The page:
Has the activity with your patients gave you new insights or has it influenced your practice in any way?

Bernice: Yes. I guess it informed me about what I can or cannot do with the elderly patients. One surprising finding was their reactions to the number of options I gave them during the sessions. I started working with this group of patients thinking that a limited number of materials would be more appropriate. In this case, the kit had many options (craft materials and marbling ink colours), and they enjoyed fiddling with and picking the stuff they wanted out of the box. 

Was there any differences between this game with your other activities?

Bernice: The marbling game itself was fun. I won’t say that it’s different. It’s more an alternative way for them to play. It ia an art directive with a “play” element. 

I see. Were the previous activities mostly individual work? 

Bernice: I find it more appropriate to have patients do some individual work in the early sessions. Then, as the group matures and develops, I would start introducing group artmaking. Perhaps, in the past, I would not have valued “play” elements in practice. This game has been good starting point for me. 

Are there any improvements you think this could have? Were there any difficulties you encountered or extra facilitation needed? 

Bernice: The fine motor skills of elderly persons are not very good. The dropper bottles turned out to be challenging for them to use. Another thing was that the water tank was too high. As most of my patients were either seated or wheelchair-bound, it was difficult for them to look at what was happening inside the tank.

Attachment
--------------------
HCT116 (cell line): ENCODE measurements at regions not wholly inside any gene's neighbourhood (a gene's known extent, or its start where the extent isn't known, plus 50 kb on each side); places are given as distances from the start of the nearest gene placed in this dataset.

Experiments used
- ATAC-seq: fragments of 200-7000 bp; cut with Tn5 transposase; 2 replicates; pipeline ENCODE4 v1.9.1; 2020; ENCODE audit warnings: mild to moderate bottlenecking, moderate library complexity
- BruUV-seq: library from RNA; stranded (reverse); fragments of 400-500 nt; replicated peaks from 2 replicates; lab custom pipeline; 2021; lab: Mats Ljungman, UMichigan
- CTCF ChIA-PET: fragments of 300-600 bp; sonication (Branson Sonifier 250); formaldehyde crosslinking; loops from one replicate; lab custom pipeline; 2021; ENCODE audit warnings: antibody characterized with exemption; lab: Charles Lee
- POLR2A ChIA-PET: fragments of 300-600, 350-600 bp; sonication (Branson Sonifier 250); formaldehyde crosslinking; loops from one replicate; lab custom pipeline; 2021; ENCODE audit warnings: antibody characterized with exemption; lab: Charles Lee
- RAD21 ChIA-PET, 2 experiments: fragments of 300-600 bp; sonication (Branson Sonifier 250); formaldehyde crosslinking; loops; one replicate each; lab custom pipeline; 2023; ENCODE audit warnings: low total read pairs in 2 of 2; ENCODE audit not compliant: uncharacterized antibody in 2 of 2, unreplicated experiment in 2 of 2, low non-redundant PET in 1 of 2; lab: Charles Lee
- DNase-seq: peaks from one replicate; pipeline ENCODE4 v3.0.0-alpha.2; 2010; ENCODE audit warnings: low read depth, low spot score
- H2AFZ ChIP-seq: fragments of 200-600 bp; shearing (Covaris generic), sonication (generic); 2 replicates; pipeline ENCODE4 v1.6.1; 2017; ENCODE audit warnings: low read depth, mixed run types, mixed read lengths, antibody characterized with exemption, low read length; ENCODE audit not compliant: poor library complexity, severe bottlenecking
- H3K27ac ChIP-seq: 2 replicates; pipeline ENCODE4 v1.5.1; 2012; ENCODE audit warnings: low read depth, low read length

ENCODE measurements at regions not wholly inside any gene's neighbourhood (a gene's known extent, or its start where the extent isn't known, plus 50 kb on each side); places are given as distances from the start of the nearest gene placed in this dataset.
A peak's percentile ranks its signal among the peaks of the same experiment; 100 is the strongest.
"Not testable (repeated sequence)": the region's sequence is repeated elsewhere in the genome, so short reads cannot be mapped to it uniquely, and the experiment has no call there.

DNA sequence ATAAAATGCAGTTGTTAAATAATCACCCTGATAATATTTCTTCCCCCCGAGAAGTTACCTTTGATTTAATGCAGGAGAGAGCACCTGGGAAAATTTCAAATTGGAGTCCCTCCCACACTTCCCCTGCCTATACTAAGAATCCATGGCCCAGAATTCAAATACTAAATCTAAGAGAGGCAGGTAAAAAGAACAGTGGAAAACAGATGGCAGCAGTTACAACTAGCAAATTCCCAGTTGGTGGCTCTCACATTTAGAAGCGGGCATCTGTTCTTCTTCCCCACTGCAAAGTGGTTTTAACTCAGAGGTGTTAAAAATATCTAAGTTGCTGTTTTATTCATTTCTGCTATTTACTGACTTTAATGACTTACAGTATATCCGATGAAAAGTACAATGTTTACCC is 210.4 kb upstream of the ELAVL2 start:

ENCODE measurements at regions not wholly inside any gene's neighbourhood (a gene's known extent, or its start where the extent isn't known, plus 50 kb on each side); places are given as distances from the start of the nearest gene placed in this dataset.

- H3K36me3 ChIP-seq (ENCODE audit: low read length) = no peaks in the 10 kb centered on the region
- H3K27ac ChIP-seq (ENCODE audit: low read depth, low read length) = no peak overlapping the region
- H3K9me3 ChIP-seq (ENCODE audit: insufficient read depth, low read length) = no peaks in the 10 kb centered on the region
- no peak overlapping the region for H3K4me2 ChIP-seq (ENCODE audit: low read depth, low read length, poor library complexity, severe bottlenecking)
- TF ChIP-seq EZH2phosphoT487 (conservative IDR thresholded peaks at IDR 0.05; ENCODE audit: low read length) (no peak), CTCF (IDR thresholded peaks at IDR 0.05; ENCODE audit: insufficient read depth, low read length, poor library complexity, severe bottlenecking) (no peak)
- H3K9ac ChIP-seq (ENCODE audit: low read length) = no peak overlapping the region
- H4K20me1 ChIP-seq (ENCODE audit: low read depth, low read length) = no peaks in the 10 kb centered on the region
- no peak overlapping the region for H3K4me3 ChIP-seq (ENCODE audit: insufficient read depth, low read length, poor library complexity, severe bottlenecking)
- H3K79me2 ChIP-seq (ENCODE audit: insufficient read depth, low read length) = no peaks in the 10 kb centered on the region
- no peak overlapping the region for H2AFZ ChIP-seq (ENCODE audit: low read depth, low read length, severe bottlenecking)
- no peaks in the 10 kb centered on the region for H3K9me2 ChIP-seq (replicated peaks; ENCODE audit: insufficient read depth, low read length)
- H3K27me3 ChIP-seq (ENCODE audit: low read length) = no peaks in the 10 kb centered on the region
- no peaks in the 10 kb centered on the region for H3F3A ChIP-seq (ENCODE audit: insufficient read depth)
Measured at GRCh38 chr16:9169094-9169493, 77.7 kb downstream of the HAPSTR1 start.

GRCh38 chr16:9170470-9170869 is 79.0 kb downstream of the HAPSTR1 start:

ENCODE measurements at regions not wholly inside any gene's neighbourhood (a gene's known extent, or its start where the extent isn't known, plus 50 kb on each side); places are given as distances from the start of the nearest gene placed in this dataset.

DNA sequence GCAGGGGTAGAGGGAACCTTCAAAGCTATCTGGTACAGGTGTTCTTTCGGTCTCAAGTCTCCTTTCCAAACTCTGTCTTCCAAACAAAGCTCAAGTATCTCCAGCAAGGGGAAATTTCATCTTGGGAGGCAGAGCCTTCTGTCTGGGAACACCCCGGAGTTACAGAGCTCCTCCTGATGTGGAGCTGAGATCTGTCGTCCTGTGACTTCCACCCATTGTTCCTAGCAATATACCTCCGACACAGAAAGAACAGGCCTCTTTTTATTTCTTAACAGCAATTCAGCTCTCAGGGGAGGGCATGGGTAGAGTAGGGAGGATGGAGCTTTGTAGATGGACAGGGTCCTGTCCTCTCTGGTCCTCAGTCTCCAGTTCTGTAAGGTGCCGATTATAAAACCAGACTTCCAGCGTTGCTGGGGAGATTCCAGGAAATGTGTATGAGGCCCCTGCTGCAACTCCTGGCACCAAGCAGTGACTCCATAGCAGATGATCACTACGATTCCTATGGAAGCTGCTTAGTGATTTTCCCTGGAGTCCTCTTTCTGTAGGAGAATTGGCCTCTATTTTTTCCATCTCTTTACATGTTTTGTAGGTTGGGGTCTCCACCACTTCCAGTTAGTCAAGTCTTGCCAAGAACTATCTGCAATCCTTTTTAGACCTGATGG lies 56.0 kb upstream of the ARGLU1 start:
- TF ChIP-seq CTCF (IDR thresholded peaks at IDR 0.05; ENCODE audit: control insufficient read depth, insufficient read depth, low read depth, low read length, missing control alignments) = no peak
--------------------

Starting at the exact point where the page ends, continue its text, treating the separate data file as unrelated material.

Perhaps, in future, we can try using a lower water tank? 

Bernice: Yes. Maybe a transparent one so they can see the colours floating inside the water tank while being seated. That might be more effective. 

Would you consider incorporating this activity as part of your practice for other clinical sessions or other programmes in general? 

Bernice: Yes, definitely. I don’t think there’s a lot of marbling work done in therapy. This is a very nice “controlled” activity that could be introduced to my future patients. In terms of questions, patients were more receptive to some questions than others. I felt that the “Learn” cards most effective in eliciting verbal sharing. Questions
that required patients to “Imagine” were slightly more challenging. The patients had no particular issue with sharing about the past (“Reminisce” cards). 

Do you think it’s feasible to conduct this as a series of art sessions or a programme, where you would start with the easy questions in the early sessions and then progress to the harder ones in the later sessions? Do you think this could work? 

Bernice: I would use this activity at a later phase of the therapy. And probably, a longer-term one. If I were to run the activity at the early stages, the group would not have matured to a stage where they could just talk freely. This is also provided that the activity aligns with my therapeutic objectives for the group.